To read more about the details of his life you can visit here.

What captures my heart is his legacy of prayer and spiritual writings.  He truly deserves the title Doctor of the Church. What a feast he has left us!  Pope John Paul II has said that if we wish to learn to pray, look to the Mystical Doctors…he truly is one of those special souls.  There is so much, where can one begin?  Begin with Mary. Ask the Blessed Mother, she will lead you through his teachings.

St. Bernard of Clairvaux composed the famous prayer to the Most Blessed Virgin Mary known as The Memorare


REMEMBER, O most gracious Virgin Mary, that never was it known that anyone who fled to thy protection, implored thy help, or sought thy intercession was left unaided. Inspired with this confidence, I fly to thee, O Virgin of virgins, my Mother; to thee do I come; before thee I stand, sinful and sorrowful. O Mother of the Word Incarnate, despise not my petitions, but in thy mercy hear and answer me. Amen.

St. Bernard on the Blessed Mother

St. Bernard on Holy Repentance

Highly recommended reading introduction to St. Bernard would be – “The Fulfillment of All Desire” by Ralph Martin

The Assumption of the Blessed Virgin Mary – The Conquest of Death! – Discerning Hearts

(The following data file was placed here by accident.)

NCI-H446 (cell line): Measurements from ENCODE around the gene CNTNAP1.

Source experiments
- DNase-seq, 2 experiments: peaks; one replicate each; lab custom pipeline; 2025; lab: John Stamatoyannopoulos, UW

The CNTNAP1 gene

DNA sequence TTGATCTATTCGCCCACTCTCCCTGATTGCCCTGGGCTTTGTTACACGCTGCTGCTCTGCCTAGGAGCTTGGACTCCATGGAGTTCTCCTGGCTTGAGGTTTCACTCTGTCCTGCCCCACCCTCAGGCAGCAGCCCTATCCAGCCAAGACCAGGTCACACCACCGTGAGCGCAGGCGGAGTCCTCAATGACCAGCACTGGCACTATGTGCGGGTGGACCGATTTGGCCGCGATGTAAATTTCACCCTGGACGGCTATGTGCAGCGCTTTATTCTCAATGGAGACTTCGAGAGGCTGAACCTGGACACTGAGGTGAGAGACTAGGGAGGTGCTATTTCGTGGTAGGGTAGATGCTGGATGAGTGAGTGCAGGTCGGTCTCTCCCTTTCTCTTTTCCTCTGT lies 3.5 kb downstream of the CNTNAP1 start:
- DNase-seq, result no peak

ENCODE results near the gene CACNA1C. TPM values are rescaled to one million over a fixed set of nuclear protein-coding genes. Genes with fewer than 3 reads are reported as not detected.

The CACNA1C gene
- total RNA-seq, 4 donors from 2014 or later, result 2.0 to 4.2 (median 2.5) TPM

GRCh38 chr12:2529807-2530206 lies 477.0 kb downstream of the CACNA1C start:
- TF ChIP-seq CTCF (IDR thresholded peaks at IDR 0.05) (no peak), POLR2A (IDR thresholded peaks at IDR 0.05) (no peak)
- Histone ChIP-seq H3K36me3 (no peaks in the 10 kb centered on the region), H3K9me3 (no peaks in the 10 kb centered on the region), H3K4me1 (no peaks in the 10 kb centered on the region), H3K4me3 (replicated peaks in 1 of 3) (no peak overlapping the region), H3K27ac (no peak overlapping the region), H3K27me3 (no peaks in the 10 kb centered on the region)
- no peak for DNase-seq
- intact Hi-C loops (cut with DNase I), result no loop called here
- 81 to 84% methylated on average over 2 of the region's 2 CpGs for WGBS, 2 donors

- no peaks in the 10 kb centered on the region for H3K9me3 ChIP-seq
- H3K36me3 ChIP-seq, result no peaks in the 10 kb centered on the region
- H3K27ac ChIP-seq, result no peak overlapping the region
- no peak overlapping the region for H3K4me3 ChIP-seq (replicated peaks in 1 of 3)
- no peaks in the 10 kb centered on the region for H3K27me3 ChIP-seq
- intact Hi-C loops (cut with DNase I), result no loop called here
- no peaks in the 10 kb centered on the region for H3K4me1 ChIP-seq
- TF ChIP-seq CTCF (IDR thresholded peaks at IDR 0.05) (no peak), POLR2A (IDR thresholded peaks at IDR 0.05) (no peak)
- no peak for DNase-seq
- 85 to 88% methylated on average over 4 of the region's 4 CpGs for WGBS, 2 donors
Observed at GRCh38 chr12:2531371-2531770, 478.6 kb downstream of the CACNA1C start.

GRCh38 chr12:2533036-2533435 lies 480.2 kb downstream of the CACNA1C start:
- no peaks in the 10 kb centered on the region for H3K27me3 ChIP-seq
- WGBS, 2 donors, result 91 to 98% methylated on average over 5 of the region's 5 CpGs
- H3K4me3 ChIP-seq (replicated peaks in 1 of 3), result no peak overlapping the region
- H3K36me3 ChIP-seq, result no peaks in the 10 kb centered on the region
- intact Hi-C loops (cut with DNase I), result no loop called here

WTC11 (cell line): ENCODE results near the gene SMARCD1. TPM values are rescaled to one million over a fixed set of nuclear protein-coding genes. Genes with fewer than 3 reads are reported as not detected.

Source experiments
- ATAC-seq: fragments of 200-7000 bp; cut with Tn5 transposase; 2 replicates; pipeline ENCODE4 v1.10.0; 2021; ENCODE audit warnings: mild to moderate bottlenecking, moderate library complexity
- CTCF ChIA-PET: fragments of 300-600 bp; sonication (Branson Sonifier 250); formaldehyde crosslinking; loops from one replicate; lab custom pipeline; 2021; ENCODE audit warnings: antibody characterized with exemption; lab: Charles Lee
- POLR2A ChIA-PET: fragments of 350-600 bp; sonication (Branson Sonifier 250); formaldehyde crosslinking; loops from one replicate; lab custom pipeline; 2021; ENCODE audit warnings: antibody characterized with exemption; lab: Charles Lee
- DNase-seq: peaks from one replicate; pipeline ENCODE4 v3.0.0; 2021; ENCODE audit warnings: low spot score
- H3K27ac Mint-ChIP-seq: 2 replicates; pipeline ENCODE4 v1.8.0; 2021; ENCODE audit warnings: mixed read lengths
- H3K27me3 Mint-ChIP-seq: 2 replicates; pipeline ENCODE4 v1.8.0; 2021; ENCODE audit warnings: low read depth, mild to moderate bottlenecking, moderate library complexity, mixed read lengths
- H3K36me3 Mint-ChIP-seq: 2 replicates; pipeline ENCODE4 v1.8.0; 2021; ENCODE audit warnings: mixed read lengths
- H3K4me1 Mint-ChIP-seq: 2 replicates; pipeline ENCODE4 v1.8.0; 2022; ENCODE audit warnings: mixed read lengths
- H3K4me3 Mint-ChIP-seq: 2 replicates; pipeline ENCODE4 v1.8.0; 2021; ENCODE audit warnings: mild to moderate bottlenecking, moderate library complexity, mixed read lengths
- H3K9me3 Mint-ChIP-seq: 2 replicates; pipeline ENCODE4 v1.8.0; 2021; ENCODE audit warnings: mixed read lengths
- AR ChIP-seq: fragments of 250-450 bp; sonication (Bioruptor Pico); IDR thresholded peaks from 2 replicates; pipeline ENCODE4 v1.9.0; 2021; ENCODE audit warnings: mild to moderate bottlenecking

Msgr. Esseff reflects on the Assumption of the Blessed Virgin Mary and it’s meaning for our lives and destiny.  He brings forth from the liturgy of the day the Sacred Scripture a teaching which begins with fall of man, but the redemption brought about by Jesus Christ.  And because of His Resurrection, death has no power over us.  He explains this by sharing the death of his own sister and the prayer of his mother.  Msgr. Esseff explains Mary sinlessness as the Immaculate Conception and the purpose of the Assumption.  He discusses Chap. 12 of the Book of Revelation, as well as Our Lady of Guadalupe and Fatima and the message for us today.  Msgr. Esseff talks about our struggles with death, not only our own, but also those of our loved ones.  How we hold on sometimes to tightly to those we should let go to the Father, because of our own fears and desires…and possibly our selfishness.  We need to remember  the joys of Eternal Life and the role of Mary, our Mother, who helps us with the transition.  Be not afraid!